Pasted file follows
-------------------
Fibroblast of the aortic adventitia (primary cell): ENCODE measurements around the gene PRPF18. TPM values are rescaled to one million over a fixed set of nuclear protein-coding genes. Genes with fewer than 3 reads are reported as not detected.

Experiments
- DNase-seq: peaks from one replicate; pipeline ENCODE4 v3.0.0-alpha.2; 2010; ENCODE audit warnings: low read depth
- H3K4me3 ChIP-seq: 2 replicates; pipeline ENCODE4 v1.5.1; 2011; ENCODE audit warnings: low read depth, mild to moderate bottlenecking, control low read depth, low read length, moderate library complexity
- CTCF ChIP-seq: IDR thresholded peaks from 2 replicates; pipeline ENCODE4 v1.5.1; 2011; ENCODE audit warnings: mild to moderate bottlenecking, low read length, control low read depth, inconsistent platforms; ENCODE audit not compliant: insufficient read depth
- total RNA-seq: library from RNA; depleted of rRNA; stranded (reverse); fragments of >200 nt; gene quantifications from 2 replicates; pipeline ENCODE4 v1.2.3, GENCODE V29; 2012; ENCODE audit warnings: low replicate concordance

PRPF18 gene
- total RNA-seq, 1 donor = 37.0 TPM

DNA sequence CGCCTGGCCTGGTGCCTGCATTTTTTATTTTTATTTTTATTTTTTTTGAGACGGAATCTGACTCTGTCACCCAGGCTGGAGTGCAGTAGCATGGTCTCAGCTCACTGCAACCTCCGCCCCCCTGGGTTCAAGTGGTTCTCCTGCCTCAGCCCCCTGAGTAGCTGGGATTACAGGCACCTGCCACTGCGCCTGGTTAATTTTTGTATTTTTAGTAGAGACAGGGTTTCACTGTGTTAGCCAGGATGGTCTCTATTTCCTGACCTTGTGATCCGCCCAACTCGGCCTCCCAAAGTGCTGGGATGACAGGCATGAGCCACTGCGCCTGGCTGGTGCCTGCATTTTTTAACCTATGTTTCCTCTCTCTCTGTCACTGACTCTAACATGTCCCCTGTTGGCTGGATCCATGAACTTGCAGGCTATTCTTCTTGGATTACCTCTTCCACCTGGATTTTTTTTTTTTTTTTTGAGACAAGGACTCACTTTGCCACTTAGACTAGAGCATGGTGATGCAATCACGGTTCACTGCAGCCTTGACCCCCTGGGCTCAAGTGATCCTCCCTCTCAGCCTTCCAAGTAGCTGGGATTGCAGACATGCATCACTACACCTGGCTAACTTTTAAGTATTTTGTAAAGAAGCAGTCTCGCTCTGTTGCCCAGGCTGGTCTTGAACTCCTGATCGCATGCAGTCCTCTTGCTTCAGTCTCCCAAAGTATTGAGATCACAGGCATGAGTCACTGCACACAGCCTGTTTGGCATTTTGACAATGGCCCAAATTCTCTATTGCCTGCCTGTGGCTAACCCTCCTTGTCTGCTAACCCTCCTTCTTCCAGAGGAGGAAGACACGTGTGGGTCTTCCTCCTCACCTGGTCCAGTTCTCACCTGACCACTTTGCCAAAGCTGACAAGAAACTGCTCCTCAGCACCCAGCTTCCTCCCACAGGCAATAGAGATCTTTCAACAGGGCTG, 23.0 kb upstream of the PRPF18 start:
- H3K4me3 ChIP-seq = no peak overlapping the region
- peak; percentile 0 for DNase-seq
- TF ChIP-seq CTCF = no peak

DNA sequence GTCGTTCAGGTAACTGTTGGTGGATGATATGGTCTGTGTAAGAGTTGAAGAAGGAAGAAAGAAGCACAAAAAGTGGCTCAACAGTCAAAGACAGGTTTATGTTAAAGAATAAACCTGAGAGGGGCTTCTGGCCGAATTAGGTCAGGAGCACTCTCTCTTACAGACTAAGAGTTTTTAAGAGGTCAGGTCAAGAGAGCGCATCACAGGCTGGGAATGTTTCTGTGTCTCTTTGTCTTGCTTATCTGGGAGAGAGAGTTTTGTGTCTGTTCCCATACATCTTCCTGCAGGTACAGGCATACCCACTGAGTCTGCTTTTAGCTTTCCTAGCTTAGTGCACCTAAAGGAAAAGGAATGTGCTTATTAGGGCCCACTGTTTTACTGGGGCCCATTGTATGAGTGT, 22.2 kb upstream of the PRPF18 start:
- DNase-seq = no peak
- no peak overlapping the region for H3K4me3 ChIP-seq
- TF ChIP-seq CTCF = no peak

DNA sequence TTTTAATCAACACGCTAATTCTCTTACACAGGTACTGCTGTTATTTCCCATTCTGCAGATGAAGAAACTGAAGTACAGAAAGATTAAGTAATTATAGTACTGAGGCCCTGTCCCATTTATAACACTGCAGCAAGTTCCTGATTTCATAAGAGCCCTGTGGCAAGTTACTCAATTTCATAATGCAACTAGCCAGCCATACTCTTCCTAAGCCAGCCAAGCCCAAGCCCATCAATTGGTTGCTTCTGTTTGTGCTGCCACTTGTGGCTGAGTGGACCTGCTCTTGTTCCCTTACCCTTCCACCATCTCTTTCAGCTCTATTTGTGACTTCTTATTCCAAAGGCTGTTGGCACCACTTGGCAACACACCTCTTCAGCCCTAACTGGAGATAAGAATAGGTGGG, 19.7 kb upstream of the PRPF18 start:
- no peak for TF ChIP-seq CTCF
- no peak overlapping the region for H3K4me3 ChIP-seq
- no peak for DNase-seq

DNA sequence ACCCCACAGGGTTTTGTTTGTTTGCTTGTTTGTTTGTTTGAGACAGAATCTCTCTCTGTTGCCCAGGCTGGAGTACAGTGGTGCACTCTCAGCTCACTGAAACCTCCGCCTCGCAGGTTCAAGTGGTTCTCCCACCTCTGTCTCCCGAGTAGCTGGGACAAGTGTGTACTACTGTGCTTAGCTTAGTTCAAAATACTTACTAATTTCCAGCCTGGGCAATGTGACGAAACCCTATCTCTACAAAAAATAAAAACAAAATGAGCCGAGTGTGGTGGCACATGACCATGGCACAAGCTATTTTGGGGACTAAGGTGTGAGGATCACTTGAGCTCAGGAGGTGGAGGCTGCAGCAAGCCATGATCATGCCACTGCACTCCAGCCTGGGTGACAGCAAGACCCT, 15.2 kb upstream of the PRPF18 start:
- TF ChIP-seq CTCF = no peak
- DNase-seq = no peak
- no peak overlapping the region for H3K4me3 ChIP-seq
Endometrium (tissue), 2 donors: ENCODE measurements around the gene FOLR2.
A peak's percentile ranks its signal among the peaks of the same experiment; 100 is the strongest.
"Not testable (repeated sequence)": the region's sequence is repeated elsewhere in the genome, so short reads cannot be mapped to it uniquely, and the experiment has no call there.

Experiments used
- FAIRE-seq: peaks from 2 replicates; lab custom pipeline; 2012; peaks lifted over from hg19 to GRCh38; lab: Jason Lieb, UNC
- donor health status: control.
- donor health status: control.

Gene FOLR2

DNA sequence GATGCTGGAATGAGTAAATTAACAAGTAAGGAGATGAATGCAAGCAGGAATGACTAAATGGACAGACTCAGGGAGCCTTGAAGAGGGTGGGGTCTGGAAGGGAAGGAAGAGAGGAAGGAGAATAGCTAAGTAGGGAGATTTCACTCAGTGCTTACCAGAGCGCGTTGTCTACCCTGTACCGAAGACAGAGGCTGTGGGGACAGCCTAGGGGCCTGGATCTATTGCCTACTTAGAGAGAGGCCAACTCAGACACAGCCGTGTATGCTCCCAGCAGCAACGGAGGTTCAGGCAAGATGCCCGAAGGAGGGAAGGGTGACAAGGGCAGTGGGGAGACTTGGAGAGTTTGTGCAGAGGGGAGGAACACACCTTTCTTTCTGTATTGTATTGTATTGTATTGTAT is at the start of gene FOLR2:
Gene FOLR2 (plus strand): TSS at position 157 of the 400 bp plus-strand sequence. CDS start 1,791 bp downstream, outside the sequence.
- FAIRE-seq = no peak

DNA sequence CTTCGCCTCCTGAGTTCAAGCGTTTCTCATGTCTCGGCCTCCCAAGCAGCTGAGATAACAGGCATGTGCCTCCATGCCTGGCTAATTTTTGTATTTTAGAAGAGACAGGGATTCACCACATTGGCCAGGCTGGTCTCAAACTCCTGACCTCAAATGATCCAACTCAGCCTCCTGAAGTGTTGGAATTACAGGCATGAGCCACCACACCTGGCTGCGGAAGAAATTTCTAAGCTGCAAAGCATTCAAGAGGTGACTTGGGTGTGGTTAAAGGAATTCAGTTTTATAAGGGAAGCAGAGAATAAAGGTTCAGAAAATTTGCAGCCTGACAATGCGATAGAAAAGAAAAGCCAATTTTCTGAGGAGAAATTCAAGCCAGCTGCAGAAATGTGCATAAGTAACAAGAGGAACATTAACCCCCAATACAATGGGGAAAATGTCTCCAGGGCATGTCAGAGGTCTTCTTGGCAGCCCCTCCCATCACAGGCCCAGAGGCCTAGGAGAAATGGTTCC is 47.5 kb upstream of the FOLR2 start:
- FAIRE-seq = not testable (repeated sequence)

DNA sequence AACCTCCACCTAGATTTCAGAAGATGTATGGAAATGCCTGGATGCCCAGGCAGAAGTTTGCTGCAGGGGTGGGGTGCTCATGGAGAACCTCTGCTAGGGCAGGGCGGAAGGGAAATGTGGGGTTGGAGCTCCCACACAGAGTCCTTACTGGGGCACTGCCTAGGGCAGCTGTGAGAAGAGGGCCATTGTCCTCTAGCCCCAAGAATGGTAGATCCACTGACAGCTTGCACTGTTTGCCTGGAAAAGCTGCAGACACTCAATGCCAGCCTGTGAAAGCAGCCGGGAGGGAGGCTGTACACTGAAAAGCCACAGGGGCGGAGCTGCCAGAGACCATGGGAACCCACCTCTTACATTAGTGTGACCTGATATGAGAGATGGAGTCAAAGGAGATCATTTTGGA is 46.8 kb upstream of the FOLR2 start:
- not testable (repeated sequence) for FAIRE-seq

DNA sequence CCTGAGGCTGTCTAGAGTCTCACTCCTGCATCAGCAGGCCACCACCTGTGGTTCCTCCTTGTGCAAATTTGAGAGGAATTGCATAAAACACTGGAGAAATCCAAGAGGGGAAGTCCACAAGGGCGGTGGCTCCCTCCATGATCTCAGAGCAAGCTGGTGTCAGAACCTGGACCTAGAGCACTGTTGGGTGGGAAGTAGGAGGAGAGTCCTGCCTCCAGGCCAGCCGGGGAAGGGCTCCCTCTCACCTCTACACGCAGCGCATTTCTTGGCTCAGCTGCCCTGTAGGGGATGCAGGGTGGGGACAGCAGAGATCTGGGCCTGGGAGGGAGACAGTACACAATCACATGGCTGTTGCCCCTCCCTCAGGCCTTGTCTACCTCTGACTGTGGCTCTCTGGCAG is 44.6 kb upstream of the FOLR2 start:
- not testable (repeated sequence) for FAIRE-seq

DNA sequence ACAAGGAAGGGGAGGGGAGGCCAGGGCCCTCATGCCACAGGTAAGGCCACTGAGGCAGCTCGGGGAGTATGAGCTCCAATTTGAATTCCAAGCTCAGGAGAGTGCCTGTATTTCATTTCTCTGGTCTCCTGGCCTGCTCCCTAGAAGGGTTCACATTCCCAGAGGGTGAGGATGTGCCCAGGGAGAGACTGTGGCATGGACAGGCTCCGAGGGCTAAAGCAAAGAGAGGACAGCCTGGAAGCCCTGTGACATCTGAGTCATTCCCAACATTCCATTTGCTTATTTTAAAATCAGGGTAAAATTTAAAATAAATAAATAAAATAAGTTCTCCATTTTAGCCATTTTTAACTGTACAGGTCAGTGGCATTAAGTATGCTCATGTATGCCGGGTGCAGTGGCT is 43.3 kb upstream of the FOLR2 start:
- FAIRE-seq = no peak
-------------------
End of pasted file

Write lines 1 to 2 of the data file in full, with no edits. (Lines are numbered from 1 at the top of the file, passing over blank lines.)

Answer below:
Fibroblast of the aortic adventitia (primary cell): ENCODE measurements around the gene PRPF18. TPM values are rescaled to one million over a fixed set of nuclear protein-coding genes. Genes with fewer than 3 reads are reported as not detected.

Experiments